In Boulder, Sanders stumps for ColoradoCare: “Think big, not small”
Former Democratic presidential hopeful and Vermont Sen. Bernie Sanders rounded out a multi-city tour of Colorado Monday evening with a spirited rally at CU Boulder. Unlike at stops in Denver and Fort Collins, where he campaigned for his former rival Hillary Clinton, Sanders’ speech at CU’s Farrand Field zeroed in on one message: Approve ColoradoCare.
With his characteristic shouting, finger pointing and thick Brooklyn accent, the popular senator urged a crowd of thousands to vote “yes” on Amendment 69, a ballot initiative that would enshrine a single-payer healthcare system in the state constitution.
“Our job is to develop a rational health care system that says when we spend a dollar on health care…it does not go into the pockets of insurance companies or drug companies,” said Sanders. “We have a system today that is not designed to keep us healthy. It is designed to make” — and here the crowd went nuts — “yuuge profits for the insurance companies and the drug companies.”
Amendment 69 would impose a 10 percent payroll tax on all Coloradans to create a $25 million statewide healthcare fund. Employers would pay two-thirds of the tax, and employees would pay the remaining 3.33 percent. An elected 21-member board of trustees would govern the fund, which would provide healthcare for all Colorado residents, with no deductibles, regardless of ability to pay. The amendment’s proponents estimate that 80 percent of Coloradans would pay less for health care than they currently pay.
Sanders acknowledged the high stakes of the ColoradoCare fight. “I know that the insurance companies and the big money interests will spend millions of dollars telling you why we should not pass Amendment 69,” he said. “They will not tell you that in Colorado today…people get sick and die because they don’t go to the doctor when they should, because they don’t have insurance.”
The No on 69 campaign argues that ColoradoCare will decrease consumer choice in healthcare and insufficiently reimburse healthcare providers. Opponents also say that the tax burden on employers will be too high, prodding companies to leave Colorado.
The four biggest donors to No on 69, which so far has raised more than $4 million, are insurance companies. The campaign for Amendment 69, ColoradoCare Yes, has raised just under $800,000. A mid-September poll led by Colorado Mesa University found that only 30 percent of Colorado voters supported Amendment 69, with 56 percent opposed.
In an interview with The Colorado Independent, Green Party U.S. Senate Candidate Arn Menconi said the cost of ColoradoCare pales in comparison to the predicted rise in the cost of Affordable Care Act plans next year. “What people should be worried about is the 20 to 40 percent increases in their healthcare coverage,” he said. “The free market system does not work. We know that because ObamaCare is not working.”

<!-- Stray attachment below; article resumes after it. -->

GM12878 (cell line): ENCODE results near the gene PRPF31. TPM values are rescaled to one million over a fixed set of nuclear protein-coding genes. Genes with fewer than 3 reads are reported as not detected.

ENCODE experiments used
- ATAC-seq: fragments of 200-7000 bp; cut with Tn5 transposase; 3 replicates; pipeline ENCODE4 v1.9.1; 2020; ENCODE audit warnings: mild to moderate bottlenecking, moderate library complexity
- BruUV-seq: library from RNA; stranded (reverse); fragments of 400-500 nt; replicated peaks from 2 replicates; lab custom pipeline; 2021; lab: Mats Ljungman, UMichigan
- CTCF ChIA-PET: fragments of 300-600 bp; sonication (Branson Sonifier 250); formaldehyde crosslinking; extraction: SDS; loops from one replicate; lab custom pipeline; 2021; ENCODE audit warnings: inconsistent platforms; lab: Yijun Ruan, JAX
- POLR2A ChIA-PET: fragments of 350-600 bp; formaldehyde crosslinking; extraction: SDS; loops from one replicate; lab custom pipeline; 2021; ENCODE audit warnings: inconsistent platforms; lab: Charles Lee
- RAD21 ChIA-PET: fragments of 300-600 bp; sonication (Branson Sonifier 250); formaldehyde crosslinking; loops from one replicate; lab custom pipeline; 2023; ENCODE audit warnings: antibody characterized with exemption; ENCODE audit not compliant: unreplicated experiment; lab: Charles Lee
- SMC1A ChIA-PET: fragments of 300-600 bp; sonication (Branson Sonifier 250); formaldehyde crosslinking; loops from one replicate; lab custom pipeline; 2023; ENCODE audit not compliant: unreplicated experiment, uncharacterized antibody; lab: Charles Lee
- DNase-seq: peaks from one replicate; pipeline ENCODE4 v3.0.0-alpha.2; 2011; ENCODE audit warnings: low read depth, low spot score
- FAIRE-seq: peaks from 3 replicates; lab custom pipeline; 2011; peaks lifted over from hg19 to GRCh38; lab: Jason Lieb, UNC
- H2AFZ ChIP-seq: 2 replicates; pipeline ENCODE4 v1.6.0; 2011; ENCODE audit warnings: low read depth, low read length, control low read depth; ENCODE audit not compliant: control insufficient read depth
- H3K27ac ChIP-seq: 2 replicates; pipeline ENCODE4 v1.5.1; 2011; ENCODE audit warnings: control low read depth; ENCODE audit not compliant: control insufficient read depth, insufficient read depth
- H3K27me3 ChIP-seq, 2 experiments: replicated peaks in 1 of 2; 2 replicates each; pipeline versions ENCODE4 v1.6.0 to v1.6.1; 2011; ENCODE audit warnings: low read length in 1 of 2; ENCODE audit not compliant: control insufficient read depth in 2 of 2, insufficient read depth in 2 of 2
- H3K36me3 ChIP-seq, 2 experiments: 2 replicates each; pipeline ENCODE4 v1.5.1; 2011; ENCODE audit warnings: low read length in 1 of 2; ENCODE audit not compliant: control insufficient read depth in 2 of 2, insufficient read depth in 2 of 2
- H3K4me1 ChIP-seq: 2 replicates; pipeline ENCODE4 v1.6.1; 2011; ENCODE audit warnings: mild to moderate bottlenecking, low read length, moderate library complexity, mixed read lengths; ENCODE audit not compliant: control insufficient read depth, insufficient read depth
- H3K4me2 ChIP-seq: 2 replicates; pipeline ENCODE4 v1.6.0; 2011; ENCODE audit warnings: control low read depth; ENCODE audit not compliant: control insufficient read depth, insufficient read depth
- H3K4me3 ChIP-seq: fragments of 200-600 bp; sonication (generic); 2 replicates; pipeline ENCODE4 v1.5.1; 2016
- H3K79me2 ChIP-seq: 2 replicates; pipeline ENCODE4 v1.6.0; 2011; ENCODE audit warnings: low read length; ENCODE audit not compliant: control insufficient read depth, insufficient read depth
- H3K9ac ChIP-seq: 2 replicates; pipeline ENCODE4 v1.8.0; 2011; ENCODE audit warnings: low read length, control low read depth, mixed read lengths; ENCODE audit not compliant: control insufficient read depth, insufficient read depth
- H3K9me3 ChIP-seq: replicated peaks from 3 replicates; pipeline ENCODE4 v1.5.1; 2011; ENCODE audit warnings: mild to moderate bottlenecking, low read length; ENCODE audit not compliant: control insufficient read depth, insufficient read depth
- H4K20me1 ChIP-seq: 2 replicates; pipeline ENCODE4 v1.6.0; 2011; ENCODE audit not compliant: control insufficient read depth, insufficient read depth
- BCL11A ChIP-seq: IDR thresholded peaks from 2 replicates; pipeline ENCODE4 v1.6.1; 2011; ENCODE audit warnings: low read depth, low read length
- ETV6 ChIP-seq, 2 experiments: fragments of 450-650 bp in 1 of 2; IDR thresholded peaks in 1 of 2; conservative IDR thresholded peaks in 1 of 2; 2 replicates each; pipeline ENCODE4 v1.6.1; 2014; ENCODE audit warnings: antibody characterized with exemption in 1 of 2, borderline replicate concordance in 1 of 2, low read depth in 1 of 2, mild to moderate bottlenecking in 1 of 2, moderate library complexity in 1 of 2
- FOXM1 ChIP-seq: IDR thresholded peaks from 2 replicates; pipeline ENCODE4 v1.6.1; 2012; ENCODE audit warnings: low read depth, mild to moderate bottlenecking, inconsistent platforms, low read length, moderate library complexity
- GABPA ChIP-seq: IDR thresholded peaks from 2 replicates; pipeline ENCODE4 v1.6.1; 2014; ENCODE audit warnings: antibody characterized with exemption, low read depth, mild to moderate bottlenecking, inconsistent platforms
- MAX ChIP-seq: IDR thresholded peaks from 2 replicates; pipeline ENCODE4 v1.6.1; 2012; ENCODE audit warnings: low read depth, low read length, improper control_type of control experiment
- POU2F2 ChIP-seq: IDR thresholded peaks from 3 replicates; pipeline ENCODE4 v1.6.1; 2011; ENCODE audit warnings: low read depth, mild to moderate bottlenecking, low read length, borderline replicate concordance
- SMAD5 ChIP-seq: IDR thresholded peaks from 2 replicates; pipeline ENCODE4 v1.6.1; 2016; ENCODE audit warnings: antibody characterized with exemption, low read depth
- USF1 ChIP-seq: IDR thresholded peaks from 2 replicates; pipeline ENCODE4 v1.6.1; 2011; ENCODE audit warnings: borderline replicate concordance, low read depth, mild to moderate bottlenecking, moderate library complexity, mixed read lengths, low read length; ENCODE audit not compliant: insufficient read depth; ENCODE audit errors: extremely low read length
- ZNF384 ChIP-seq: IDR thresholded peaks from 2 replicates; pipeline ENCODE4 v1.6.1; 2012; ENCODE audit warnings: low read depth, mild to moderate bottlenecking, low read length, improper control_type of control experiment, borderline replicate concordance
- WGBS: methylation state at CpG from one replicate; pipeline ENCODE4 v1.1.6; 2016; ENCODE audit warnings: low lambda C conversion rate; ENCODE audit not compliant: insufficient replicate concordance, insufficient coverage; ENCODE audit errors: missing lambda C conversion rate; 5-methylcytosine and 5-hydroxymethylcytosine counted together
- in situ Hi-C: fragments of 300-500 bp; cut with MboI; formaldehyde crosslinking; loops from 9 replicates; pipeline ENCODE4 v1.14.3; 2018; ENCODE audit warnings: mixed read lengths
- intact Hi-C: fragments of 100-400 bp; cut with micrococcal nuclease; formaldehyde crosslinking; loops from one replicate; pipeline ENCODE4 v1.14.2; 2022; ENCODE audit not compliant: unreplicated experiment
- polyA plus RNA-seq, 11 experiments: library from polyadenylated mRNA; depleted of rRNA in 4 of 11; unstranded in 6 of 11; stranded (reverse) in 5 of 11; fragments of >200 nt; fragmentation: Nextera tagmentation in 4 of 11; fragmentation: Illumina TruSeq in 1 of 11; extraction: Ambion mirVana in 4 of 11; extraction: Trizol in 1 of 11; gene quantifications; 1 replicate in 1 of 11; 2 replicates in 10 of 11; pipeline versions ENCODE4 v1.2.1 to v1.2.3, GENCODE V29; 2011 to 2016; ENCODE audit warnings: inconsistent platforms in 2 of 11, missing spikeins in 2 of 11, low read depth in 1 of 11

Ryan Burmester, a 21-year-old CU student, says he knows the burden of health care costs all too well. His mother has had three forms of cancer, and though she works as a waitress, her insurance has been insufficient to keep up with spirally costs. “It killed us financially,” Burmester said of the medical expenses. Both he and his sister, who is five years younger, have had to work to help their family pay off overwhelming debts. “I’ve been working since I was 12,” he said.
Dyson Breakstone, 27, says he knows it, too. Like Sen. Sanders, Breakstone is from Vermont. There, when he was 23 years old, a freak woodchopping accident nearly sliced off his thumb and sent him to the emergency room. Though he was uninsured at the time, he qualified for retroactive Medicaid and only had to pay about $3,000 out of pocket. But in 2013, after moving to Colorado, he suffered a twist fracture in his finger while snowboarding and again ended up in the hospital. This time, he didn’t qualify for retroactive coverage — and he has paid dearly for it.
“I’m $13,000 in debt, and I didn’t really get anything for my money — it’s not like I took out a credit card,” he said. “I don’t think someone should be in crippling amounts of debt through no fault of their own.” Breakstone, who has been working since he was 16, says only one employer has ever provided him with health insurance.
By the time Sanders took the stage, the more than 2,000 students and community members in attendance, many wearing now-vintage “Bernie” T-shirts and buttons, were shivering in the biting October wind.
State Rep. Jonathan Singer, among those who took the stage before Sanders, appealed to the young crowd by emphasizing his advocacy for recreational marijuana. He said he had two words: “administrative overhead.” He said that ColoradoCare would cut wasteful spending and increase efficiency in the healthcare system.
State Sen. Irene Aguilar, a practicing physician and a primary author of Amendment 69, took the stage in her white lab coat to advocate for healthcare as a human right. “If a purple state like Colorado works to get universal healthcare, the other states will follow, and in the future we will have healthcare for all,” she said.
Sanders, too, made this point. “If you can pass ColoradoCare, then I guarantee you states all over this country will be following in your footsteps,” he said. “Millions of people all over this country are watching what you do and are supporting your efforts.
“You in Colorado have the opportunity to lead that effort. Stand tall — let’s pass Amendment 69.”
Photo credit: Jackson Barnett
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